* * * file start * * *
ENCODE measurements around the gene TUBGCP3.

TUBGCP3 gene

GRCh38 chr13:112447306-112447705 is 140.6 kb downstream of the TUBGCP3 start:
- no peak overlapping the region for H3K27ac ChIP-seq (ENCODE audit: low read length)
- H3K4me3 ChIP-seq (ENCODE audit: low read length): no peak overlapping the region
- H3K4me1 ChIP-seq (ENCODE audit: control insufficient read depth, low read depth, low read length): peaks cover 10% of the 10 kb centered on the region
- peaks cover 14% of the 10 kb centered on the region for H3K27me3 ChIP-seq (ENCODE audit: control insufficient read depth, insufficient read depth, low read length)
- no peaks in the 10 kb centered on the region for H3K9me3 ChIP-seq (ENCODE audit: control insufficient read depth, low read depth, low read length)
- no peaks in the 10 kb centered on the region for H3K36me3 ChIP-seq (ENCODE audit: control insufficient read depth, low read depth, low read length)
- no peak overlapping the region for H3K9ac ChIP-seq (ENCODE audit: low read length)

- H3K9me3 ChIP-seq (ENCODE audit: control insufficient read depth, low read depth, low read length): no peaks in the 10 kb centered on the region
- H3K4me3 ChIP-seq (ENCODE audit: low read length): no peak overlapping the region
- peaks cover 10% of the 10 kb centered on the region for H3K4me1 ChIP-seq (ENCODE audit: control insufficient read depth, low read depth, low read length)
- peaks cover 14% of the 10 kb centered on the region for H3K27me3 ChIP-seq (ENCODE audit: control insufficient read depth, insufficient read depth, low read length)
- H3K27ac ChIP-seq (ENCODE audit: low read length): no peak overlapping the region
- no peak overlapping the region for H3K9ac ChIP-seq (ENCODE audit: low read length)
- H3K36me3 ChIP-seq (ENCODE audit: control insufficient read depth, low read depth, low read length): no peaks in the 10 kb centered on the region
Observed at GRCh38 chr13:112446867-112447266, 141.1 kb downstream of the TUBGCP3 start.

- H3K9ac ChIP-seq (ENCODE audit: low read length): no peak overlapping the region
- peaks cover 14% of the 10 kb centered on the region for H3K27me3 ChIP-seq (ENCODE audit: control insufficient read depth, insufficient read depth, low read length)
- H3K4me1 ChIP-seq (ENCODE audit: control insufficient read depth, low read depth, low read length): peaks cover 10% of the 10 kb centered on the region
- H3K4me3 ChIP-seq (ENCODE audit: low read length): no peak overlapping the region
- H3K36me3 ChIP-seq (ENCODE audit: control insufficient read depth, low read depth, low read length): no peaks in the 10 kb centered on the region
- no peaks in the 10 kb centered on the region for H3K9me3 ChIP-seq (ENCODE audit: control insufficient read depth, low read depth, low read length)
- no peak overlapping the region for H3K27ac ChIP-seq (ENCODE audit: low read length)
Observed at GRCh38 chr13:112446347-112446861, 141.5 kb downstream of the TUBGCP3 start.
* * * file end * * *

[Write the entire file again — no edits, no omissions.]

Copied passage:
ENCODE measurements around the gene TUBGCP3.

TUBGCP3 gene

GRCh38 chr13:112447306-112447705 is 140.6 kb downstream of the TUBGCP3 start:
- no peak overlapping the region for H3K27ac ChIP-seq (ENCODE audit: low read length)
- H3K4me3 ChIP-seq (ENCODE audit: low read length): no peak overlapping the region
- H3K4me1 ChIP-seq (ENCODE audit: control insufficient read depth, low read depth, low read length): peaks cover 10% of the 10 kb centered on the region
- peaks cover 14% of the 10 kb centered on the region for H3K27me3 ChIP-seq (ENCODE audit: control insufficient read depth, insufficient read depth, low read length)
- no peaks in the 10 kb centered on the region for H3K9me3 ChIP-seq (ENCODE audit: control insufficient read depth, low read depth, low read length)
- no peaks in the 10 kb centered on the region for H3K36me3 ChIP-seq (ENCODE audit: control insufficient read depth, low read depth, low read length)
- no peak overlapping the region for H3K9ac ChIP-seq (ENCODE audit: low read length)

- H3K9me3 ChIP-seq (ENCODE audit: control insufficient read depth, low read depth, low read length): no peaks in the 10 kb centered on the region
- H3K4me3 ChIP-seq (ENCODE audit: low read length): no peak overlapping the region
- peaks cover 10% of the 10 kb centered on the region for H3K4me1 ChIP-seq (ENCODE audit: control insufficient read depth, low read depth, low read length)
- peaks cover 14% of the 10 kb centered on the region for H3K27me3 ChIP-seq (ENCODE audit: control insufficient read depth, insufficient read depth, low read length)
- H3K27ac ChIP-seq (ENCODE audit: low read length): no peak overlapping the region
- no peak overlapping the region for H3K9ac ChIP-seq (ENCODE audit: low read length)
- H3K36me3 ChIP-seq (ENCODE audit: control insufficient read depth, low read depth, low read length): no peaks in the 10 kb centered on the region
Observed at GRCh38 chr13:112446867-112447266, 141.1 kb downstream of the TUBGCP3 start.

- H3K9ac ChIP-seq (ENCODE audit: low read length): no peak overlapping the region
- peaks cover 14% of the 10 kb centered on the region for H3K27me3 ChIP-seq (ENCODE audit: control insufficient read depth, insufficient read depth, low read length)
- H3K4me1 ChIP-seq (ENCODE audit: control insufficient read depth, low read depth, low read length): peaks cover 10% of the 10 kb centered on the region
- H3K4me3 ChIP-seq (ENCODE audit: low read length): no peak overlapping the region
- H3K36me3 ChIP-seq (ENCODE audit: control insufficient read depth, low read depth, low read length): no peaks in the 10 kb centered on the region
- no peaks in the 10 kb centered on the region for H3K9me3 ChIP-seq (ENCODE audit: control insufficient read depth, low read depth, low read length)
- no peak overlapping the region for H3K27ac ChIP-seq (ENCODE audit: low read length)
Observed at GRCh38 chr13:112446347-112446861, 141.5 kb downstream of the TUBGCP3 start.